Capital Science 2014

On Saturday and Sunday, March 29-30, 2014, The Washington Academy of Sciences and its Affiliates will hold the sixth in the series of the biennial pan-Affiliate Conferences;

Capital Science 2014  

     Registration                        Conference Locations

Call for Abstracts         Presentation Submission

Featured Speakers         Schedule

Guest Speakers and Topics

Climatologist Claire Parkinson (NASA) will speak on “Changes in Arctic and Antarctic Sea Ice as a Microcosm of Global Climate Change”.

Oceanographer Captain Philip Renaud’s (Living Oceans Foundation) will speak on “Can coral reefs survive the onslaught of man and climate?”

Paleontologist Ray Stanford will speak on “Tracking Dinosaurs in the Smithsonian’s Backyard”.

Computer Scientist and WAS Awardee Mary Theofanos (NIST) will speak on usability for biometric systems including research on idiot passwords requirements and computer security.

Author and Astronomer  Sethanne Howard (retired from USNO) is returning to CapSci and will speak on “Impacting the Earth:  asteroid meets Earth”; this following her great talk entitled “Black Holes Can Dance” presented at CapSci 12.

Fulbright Scholar and Professor of Biological Sciences Eugene Williams (Salisbury University)  will speak on “The Fish of Iceland and Climate Change”.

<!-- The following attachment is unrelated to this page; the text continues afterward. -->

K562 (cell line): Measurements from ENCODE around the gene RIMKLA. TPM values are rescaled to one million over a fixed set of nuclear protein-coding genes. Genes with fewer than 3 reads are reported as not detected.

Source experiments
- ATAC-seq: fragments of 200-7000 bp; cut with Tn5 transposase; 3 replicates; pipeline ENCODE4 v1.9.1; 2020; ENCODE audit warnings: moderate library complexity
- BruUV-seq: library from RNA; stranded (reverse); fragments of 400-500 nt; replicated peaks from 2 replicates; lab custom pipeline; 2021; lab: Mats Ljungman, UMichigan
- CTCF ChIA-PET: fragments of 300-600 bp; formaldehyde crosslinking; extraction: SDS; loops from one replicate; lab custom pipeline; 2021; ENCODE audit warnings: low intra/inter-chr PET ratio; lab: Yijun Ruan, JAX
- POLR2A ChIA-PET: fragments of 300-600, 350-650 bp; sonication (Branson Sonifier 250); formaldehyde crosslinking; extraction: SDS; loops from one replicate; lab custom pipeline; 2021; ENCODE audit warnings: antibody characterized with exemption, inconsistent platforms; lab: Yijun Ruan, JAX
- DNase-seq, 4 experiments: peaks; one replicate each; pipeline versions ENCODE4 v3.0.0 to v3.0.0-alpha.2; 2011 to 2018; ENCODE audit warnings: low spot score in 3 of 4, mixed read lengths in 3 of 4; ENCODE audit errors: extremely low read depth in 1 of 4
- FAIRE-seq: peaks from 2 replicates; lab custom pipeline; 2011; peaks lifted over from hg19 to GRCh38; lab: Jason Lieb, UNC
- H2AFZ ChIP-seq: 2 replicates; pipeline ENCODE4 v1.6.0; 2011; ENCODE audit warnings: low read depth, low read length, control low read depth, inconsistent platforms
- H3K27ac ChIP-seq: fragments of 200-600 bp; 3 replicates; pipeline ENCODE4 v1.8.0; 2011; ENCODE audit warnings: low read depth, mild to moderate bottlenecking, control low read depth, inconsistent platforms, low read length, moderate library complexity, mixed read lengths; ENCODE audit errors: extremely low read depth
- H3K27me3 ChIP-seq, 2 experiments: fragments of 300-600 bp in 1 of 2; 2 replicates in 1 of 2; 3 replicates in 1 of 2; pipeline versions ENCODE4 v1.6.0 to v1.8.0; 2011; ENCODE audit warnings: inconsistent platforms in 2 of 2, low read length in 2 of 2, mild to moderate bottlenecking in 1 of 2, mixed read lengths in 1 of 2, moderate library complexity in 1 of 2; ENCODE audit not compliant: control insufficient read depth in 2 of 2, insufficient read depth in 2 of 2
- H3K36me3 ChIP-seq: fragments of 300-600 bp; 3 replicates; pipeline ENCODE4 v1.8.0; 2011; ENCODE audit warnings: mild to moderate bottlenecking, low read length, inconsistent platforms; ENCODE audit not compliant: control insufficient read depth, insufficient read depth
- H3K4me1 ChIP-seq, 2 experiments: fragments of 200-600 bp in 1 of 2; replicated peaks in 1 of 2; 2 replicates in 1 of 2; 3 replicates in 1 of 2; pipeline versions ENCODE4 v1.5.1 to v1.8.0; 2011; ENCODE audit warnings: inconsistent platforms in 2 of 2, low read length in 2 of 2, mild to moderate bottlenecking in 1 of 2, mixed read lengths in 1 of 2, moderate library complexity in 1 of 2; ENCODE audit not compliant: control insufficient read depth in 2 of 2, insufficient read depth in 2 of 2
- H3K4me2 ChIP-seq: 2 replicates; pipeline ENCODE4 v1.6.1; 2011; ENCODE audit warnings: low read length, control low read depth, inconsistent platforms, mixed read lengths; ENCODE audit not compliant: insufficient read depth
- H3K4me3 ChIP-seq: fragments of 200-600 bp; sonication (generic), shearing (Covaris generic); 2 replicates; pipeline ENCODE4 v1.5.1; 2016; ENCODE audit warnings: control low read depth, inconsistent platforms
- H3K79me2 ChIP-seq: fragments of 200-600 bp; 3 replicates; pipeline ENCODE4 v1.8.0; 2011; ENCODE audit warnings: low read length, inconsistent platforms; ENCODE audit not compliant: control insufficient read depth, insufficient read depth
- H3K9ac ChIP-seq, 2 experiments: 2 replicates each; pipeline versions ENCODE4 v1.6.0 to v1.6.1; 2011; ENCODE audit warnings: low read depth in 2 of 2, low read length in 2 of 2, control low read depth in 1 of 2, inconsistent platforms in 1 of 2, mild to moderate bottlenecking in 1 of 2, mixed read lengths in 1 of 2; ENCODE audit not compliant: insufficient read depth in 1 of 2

Affiliates make up the Washington Academy of Sciences. The Conference will serve as an umbrella for scientific presentations, seminars, tutorials, and talks. These pan-Affiliate Conferences underline the fact that the Washington, DC area is not only the political capital of the country but, in many respects, the nation’s intellectual capital — with several major universities and government laboratories that are the homes of an astonishing number of Nobel laureates.

The Washington Academy of Sciences was incorporated in 1898 as an affiliation of eight Washington D.C. area scientific societies. The formation of the Academy culminated a decade of planning under the leadership of the Philosophical Society of Washington. The founders included Alexander Graham Bell and Samuel Langley, Secretary of the Smithsonian Institution. The purpose of the new Academy was to encourage the advancement of science and “to conduct, endow, or assist investigation in any department of science.” That purpose guided the Academy throughout its first 100 years and will continue to be our guide through the coming century.

The following photos will give you the flavor of CapSci12.